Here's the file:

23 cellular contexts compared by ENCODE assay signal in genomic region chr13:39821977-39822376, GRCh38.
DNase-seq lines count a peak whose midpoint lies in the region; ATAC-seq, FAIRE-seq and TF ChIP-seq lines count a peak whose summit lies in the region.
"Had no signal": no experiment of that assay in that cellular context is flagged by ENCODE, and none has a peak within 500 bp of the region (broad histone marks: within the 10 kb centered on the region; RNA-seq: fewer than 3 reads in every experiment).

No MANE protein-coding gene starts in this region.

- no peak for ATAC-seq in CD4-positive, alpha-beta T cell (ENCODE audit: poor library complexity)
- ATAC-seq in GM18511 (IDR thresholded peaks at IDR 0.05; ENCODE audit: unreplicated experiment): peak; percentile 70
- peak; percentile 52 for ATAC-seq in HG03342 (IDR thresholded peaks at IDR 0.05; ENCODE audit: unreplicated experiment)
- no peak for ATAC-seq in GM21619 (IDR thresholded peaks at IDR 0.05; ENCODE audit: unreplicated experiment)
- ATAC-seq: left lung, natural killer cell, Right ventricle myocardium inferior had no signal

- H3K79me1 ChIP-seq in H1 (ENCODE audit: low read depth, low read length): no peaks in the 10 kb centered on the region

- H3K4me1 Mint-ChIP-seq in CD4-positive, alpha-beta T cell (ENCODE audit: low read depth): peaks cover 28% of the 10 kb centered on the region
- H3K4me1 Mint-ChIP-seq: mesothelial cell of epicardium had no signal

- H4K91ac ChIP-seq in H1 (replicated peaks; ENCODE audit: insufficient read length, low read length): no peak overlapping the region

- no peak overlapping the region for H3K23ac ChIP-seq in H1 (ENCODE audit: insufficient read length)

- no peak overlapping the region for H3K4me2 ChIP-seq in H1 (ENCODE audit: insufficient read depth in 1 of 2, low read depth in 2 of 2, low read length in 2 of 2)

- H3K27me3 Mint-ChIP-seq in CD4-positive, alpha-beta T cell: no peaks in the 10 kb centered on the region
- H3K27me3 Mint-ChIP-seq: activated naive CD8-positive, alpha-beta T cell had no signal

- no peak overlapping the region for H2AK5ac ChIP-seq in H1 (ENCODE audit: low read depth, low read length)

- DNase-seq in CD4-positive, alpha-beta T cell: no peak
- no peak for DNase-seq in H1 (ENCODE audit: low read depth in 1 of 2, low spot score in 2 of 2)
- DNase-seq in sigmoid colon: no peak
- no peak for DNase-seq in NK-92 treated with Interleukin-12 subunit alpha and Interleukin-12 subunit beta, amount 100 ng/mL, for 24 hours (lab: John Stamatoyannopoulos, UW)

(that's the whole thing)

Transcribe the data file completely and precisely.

23 cellular contexts compared by ENCODE assay signal in genomic region chr13:39821977-39822376, GRCh38.
DNase-seq lines count a peak whose midpoint lies in the region; ATAC-seq, FAIRE-seq and TF ChIP-seq lines count a peak whose summit lies in the region.
"Had no signal": no experiment of that assay in that cellular context is flagged by ENCODE, and none has a peak within 500 bp of the region (broad histone marks: within the 10 kb centered on the region; RNA-seq: fewer than 3 reads in every experiment).

No MANE protein-coding gene starts in this region.

- no peak for ATAC-seq in CD4-positive, alpha-beta T cell (ENCODE audit: poor library complexity)
- ATAC-seq in GM18511 (IDR thresholded peaks at IDR 0.05; ENCODE audit: unreplicated experiment): peak; percentile 70
- peak; percentile 52 for ATAC-seq in HG03342 (IDR thresholded peaks at IDR 0.05; ENCODE audit: unreplicated experiment)
- no peak for ATAC-seq in GM21619 (IDR thresholded peaks at IDR 0.05; ENCODE audit: unreplicated experiment)
- ATAC-seq: left lung, natural killer cell, Right ventricle myocardium inferior had no signal

- H3K79me1 ChIP-seq in H1 (ENCODE audit: low read depth, low read length): no peaks in the 10 kb centered on the region

- H3K4me1 Mint-ChIP-seq in CD4-positive, alpha-beta T cell (ENCODE audit: low read depth): peaks cover 28% of the 10 kb centered on the region
- H3K4me1 Mint-ChIP-seq: mesothelial cell of epicardium had no signal

- H4K91ac ChIP-seq in H1 (replicated peaks; ENCODE audit: insufficient read length, low read length): no peak overlapping the region

- no peak overlapping the region for H3K23ac ChIP-seq in H1 (ENCODE audit: insufficient read length)

- no peak overlapping the region for H3K4me2 ChIP-seq in H1 (ENCODE audit: insufficient read depth in 1 of 2, low read depth in 2 of 2, low read length in 2 of 2)

- H3K27me3 Mint-ChIP-seq in CD4-positive, alpha-beta T cell: no peaks in the 10 kb centered on the region
- H3K27me3 Mint-ChIP-seq: activated naive CD8-positive, alpha-beta T cell had no signal

- no peak overlapping the region for H2AK5ac ChIP-seq in H1 (ENCODE audit: low read depth, low read length)

- DNase-seq in CD4-positive, alpha-beta T cell: no peak
- no peak for DNase-seq in H1 (ENCODE audit: low read depth in 1 of 2, low spot score in 2 of 2)
- DNase-seq in sigmoid colon: no peak
- no peak for DNase-seq in NK-92 treated with Interleukin-12 subunit alpha and Interleukin-12 subunit beta, amount 100 ng/mL, for 24 hours (lab: John Stamatoyannopoulos, UW)